“I started reaching out to different historians. I’ve been mentored by Tom Klein, the department head for Animation, who connected me to somebody he knew in Europe, Dr. Caroline Ruddell, who wrote a book on [Reiniger]. She recommended another book to me. There are 8-10 more books that at least exist in English that I’ll probably be asking the library to get for me [through Link+ or interlibrary loan] soon because I really want to read them. […] Last year especially I started getting a lot of loaned books because I was becoming more involved in reading about the current international academic debate. Some of that’s getting into sources beyond what I used for this first project.”

What about the second part of your project, the work you were doing over the summer?

I didn’t want to stop.  Part of it I think comes from wanting to justify my own sense of why she matters, to say that she’s a filmmaker who’s diverse enough and interesting enough that she should still matter today, that she’s not just a relic of history. The reason I was continuing to look for sources was I spent two and a half weeks this past summer in Europe interviewing historians, some of whom I corresponded with via email beforehand, some of whom I had not. I got to interview a variety of historians, professors, a current doctoral candidate who’s doing her entire doctoral thesis on Lotte Reiniger, and also a number of independent filmmakers who are working in the same tradition of handcrafted paper animation. I also got to go to archives in Tübingen, which is an area of Germany where she died, and London, at the British Film Institute, because she spent several years in London. They both have sizable amounts of materials related to her.”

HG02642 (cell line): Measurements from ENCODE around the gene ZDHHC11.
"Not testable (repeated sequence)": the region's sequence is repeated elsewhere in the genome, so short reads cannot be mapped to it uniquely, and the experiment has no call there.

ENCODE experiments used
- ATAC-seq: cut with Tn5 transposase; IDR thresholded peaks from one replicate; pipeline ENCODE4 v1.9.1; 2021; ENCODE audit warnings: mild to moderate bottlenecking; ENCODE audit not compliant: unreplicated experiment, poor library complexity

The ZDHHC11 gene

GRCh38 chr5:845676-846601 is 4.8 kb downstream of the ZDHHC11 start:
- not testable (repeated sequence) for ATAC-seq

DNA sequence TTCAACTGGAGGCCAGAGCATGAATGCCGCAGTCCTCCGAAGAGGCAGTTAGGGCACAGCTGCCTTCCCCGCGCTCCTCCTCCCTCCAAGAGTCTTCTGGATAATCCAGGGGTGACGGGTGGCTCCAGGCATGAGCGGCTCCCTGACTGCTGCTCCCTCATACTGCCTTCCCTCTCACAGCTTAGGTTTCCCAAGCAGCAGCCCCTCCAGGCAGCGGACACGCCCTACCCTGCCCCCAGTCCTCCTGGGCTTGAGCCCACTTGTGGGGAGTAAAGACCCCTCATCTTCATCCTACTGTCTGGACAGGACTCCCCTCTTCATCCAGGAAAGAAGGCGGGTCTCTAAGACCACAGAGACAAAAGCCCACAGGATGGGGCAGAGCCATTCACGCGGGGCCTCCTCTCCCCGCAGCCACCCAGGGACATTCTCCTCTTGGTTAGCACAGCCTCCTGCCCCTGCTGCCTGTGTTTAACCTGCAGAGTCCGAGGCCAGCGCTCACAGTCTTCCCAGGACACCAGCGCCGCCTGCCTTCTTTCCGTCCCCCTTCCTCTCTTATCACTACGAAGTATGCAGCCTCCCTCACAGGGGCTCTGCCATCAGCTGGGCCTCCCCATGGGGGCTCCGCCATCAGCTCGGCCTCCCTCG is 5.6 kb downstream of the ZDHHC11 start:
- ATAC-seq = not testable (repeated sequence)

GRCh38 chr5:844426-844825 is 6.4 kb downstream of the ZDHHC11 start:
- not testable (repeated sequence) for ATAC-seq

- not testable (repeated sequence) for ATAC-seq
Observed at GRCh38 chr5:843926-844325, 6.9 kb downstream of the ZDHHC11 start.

My first day, I was in the archives of the British Film Institute. I spent five hours there, and I forgot to eat because I was so excited. Because her work is back lit, she never bothered to make things neat, which I think is another part of lovable things about her. She embraced the aspect of craft. So clear pieces of cellophane were taped behind, and when the light shows through, you can’t see any of that awkwardness. She was incredibly detailed with these, and I got to see so many things.

Where did you go after London?